You know how Emily is always touting the benefits of open, honest communication for couples, singles and everyone in between? Well, for people opening up their relationship, honesty is not just important—it’s an integral part of the arrangement. It is called an OPEN relationship after all, so total honesty has to be your main policy. Whether it’s something you want but aren’t getting, or something you’re getting that you don’t want, it’s important for partners to regularly check in with one another and speak up as soon as any issues arise. Even if it’s a less-than-convenient truth, it hurts a lot less than broken rules and broken trust. Create a safe space for sharing and you’ll have the ability to tackle anything that comes your way.

Jealousy Will Happen

You can check your emotional stability, respect the boundaries and be completely honest with your partners, but you cannot avoid jealousy. It’s in the nature of open relationships; they create space for jealousy, because you’re literally sharing your loved on—possibly the love of your life—with other people. It’s human nature to feel that tingle of resentment or anxiety from time to time. The true test lies in how you handle it. Do you let the green-eyed monster take over and start doubting your primary partner? Or do you come to them with your feelings right away and work out a solution together? Instead of letting it build into a bigger deal, address it and work through it for the greater good.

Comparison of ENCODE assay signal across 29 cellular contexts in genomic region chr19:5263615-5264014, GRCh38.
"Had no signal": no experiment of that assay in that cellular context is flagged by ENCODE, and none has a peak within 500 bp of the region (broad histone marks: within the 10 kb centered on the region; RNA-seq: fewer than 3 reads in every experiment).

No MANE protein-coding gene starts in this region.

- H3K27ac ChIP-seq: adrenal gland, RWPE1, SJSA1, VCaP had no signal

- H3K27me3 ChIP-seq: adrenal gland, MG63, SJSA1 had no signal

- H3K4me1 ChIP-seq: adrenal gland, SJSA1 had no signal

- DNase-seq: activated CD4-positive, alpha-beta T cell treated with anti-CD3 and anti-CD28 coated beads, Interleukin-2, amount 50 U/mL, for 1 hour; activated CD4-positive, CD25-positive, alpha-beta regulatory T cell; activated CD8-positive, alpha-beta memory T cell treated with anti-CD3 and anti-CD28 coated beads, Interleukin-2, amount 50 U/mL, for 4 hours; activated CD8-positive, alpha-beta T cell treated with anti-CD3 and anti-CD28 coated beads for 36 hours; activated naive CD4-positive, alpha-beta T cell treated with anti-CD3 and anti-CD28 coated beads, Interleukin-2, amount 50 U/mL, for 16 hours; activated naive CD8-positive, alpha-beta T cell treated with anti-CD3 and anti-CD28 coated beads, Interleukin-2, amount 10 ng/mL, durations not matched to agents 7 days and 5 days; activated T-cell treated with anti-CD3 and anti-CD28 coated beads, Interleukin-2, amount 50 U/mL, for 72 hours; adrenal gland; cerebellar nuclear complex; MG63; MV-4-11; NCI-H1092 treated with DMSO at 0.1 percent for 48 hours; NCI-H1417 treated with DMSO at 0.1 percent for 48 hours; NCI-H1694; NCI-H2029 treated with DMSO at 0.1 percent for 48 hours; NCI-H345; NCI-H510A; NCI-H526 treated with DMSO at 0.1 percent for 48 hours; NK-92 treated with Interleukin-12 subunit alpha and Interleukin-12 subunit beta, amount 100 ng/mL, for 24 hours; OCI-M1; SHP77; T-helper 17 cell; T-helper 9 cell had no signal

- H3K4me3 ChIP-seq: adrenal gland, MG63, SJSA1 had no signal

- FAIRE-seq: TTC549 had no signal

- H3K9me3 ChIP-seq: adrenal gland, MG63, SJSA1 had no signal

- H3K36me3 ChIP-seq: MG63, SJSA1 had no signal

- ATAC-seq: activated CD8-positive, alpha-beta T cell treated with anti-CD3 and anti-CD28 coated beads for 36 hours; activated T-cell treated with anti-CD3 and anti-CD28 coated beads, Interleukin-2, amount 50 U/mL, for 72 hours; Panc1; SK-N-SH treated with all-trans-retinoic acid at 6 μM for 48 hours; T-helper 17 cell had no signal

Safe Sex is a Must

While most of our list has been somewhat negotiable (to be decided for each couple), this one is not—practicing safe sex should be a top priority for any and all relationships. The second you bring anyone else into the mix, protection should immediately be discussed and agreed upon. Do you have a “must wear condom” mandate for all casual partners? If you’re bring in a recurring third, are you comfortable with regular group STD testing? Nonmonogamy is meant to open you up to new, exciting experiences, but there’s nothing exciting about putting yourself and your partners at risk of contracting an STI. Always keep condoms on hand, get tested regularly and BE HONEST about any mistakes or slip-ups. It all comes down to trust: can you handle it?

 

People tend to look at open relationships as the perfect middle ground between settling down with someone special and living the single life, but as you can see, there’s a lot more to it than having your relationship and casual sex, too. They’re not for everyone, and they’re certainly not ideal for a person who struggles with intimacy, or just wants an excuse to get some strange from time to time. Do your research, open up the conversation, and figure out what’s right for you!